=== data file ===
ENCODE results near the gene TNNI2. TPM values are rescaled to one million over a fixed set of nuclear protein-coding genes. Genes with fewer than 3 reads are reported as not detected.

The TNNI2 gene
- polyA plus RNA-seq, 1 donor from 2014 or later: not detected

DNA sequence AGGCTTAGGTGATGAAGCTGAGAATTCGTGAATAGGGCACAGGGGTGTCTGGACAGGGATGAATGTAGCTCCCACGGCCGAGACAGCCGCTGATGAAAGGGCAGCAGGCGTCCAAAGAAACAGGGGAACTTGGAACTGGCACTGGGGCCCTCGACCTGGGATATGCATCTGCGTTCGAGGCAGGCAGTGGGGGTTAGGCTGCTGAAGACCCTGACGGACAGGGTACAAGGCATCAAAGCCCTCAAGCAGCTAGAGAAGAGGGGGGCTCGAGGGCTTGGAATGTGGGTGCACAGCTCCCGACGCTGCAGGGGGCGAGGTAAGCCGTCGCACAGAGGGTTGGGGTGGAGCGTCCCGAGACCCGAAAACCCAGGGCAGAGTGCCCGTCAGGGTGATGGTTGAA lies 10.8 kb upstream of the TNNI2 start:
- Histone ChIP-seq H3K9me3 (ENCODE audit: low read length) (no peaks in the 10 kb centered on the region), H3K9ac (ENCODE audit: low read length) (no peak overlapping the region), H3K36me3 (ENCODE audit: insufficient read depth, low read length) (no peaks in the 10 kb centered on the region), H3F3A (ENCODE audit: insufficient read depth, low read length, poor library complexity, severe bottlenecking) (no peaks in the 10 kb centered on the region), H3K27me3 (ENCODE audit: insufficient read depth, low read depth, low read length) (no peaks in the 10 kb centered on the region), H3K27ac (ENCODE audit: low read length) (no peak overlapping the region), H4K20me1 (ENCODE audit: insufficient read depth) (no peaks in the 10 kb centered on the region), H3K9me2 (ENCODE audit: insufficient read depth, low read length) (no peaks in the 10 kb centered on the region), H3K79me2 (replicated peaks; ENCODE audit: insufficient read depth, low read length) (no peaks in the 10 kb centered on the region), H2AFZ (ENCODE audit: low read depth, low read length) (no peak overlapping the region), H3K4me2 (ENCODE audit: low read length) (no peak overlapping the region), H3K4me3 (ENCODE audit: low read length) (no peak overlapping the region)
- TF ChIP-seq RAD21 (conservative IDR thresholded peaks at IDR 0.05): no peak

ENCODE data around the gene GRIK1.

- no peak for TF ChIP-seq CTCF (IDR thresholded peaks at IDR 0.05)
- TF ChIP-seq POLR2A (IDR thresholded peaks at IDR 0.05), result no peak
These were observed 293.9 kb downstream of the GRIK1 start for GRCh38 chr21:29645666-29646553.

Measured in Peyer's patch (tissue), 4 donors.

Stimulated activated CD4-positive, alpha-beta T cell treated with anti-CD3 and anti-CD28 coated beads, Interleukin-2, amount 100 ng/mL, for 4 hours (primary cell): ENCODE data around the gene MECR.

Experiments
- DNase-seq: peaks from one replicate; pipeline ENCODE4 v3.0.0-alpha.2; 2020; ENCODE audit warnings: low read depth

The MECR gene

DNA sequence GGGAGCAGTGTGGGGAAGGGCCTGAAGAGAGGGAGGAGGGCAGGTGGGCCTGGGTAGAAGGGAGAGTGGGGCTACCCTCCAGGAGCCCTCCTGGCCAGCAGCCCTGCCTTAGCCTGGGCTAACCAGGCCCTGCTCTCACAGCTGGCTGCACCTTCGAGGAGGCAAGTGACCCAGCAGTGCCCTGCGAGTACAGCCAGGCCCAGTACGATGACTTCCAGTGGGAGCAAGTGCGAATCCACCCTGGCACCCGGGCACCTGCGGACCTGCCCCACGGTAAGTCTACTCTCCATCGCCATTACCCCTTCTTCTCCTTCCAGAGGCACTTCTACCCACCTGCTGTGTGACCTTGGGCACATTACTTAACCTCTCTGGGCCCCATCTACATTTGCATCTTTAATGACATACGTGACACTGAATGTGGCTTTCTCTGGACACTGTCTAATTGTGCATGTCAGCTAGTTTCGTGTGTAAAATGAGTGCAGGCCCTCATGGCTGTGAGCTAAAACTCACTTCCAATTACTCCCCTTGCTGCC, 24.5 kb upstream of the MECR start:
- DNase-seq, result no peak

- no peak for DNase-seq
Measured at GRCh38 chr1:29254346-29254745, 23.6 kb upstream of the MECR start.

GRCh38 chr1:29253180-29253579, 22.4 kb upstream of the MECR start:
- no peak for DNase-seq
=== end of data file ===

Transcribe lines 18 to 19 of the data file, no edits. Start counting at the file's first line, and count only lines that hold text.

- no peak for DNase-seq
Measured at GRCh38 chr1:29254346-29254745, 23.6 kb upstream of the MECR start.